Recovery, Redemption, & Real Stuff: One Woman's Story of Substance Use Disorder
Hi, I’m Sarenka, and I’m an addict.
I’m also a writer, a comedian, a Johns Hopkins honors graduate, a recovering codependent, a skincare connoisseur, a voracious reader, a public policy nerd, and a cat and chocolate lover. Today, I am many things.
Whenever I speak at meetings on my own recovery journey from drug addiction and alcoholism, I’m always careful to begin with behaviors that began long before I ever took my first drink or drug: pathological lying, people-pleasing, codependency, and an overwhelming inability to sit with myself. Recovering addicts often call it a “hole in the soul:” a profound emptiness that manifests as a lack of connection with others but is actually a lack of connection with oneself. Seeking approval, praise, and recognition to prove we are “good enough.”
They say that alcohol and drugs are merely the symptoms for alcoholics and addicts, and it’s true. The real, deeply-rooted stuff is much harder – and far more uncomfortable – to tackle.
It’s worth noting that my own recovery journey was neither linear nor graceful. I remember eating dinner alone on Thanksgiving several years ago. Although my family lived only a few miles up the road, they didn’t invite me for the holidays. The truth? I wasn’t even allowed to enter my childhood home: the place in which I had spent most of my life with my two younger siblings and parents. I was also jobless and burning through my limited savings. I had hurt people I loved and acted in ways that inevitably pushed people away; I had found myself in scenarios that were once unimaginable: without a place to live in Baltimore City, relying on sometimes terrifying contacts to feed the beast within me.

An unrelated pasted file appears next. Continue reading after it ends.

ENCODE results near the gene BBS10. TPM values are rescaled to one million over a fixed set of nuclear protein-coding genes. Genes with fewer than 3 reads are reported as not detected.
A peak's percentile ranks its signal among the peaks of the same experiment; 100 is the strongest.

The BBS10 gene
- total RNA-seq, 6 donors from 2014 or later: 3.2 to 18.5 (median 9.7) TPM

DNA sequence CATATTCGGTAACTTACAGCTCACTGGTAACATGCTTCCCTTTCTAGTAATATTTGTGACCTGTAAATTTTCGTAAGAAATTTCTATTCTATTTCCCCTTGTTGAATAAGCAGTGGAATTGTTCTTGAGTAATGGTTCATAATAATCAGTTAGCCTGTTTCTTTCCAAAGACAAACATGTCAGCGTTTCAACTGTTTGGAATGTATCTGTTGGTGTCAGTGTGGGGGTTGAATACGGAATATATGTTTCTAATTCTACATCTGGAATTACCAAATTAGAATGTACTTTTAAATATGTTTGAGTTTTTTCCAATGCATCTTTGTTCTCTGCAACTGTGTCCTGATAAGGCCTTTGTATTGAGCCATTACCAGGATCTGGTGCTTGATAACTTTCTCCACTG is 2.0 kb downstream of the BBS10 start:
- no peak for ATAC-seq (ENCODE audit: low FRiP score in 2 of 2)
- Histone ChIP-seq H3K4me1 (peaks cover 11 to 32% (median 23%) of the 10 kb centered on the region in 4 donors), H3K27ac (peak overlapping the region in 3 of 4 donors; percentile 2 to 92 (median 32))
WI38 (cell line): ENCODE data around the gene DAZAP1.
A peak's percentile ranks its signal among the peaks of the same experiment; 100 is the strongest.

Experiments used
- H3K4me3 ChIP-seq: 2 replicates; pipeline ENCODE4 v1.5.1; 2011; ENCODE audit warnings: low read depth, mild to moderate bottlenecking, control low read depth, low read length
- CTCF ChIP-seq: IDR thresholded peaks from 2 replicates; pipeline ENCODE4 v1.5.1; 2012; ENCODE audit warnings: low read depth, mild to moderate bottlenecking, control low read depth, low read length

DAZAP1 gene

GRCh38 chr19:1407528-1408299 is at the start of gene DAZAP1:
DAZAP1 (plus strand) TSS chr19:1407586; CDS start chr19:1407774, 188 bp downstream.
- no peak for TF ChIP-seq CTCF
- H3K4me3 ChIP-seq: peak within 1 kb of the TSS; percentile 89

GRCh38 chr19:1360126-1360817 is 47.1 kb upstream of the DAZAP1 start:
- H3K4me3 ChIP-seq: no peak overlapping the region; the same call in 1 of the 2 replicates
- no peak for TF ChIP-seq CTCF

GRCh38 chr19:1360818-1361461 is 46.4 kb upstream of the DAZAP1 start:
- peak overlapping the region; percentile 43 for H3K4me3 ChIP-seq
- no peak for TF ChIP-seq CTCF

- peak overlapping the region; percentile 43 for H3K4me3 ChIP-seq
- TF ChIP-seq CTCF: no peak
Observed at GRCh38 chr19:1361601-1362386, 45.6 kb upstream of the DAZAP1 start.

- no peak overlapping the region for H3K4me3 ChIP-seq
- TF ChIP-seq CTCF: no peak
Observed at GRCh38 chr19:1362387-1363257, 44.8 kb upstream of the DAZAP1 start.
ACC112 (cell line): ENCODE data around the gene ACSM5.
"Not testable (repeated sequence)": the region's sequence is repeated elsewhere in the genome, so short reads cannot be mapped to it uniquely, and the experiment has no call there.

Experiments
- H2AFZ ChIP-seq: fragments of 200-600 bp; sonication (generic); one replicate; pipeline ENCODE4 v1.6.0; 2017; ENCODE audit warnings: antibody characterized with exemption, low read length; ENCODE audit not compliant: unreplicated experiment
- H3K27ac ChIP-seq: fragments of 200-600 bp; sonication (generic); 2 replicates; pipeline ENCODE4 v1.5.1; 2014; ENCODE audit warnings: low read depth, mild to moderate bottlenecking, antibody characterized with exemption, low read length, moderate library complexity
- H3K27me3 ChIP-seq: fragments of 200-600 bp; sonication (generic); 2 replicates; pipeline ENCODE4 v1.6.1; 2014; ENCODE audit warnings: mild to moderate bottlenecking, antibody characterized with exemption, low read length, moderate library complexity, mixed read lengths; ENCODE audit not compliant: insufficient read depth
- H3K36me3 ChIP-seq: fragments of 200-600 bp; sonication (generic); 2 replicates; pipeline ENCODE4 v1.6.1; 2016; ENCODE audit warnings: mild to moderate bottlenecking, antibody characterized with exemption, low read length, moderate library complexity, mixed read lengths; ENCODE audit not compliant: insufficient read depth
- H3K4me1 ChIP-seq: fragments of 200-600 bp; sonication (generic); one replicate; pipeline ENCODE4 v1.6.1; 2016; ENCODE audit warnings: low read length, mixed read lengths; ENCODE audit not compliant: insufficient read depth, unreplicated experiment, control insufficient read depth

I often find it difficult, if not impossible, to explain what addiction feels like to non-addicts. The disease is completely devoid of logic, and the ways in which we act often verge on insanity. The fundamental things become non-important, including food, water, shelter, family and friends. Addiction causes Maslow’s hierarchy of needs to crumble into dust; the only thing that becomes important is the drug itself.
Very few people — only addicts and the people who love them unconditionally — are familiar with the self-destructive behavior of addiction. As my addiction progressed, it systematically and unrelentingly expedited my free fall from the “apple of my parents’ eye” and top-notch student to an untrustworthy, lonely, and self-loathing individual.
What my parents did not know for many years is I was an alcoholic and a drug addict. As each year passed, I became increasingly reliant on drugs — unable to conceive how much they would ultimately ravage my life. Living in active addiction not only drains you of any semblance of rationale and reason, but it also robs you of agency. It means that your life merely exists as the space between crises.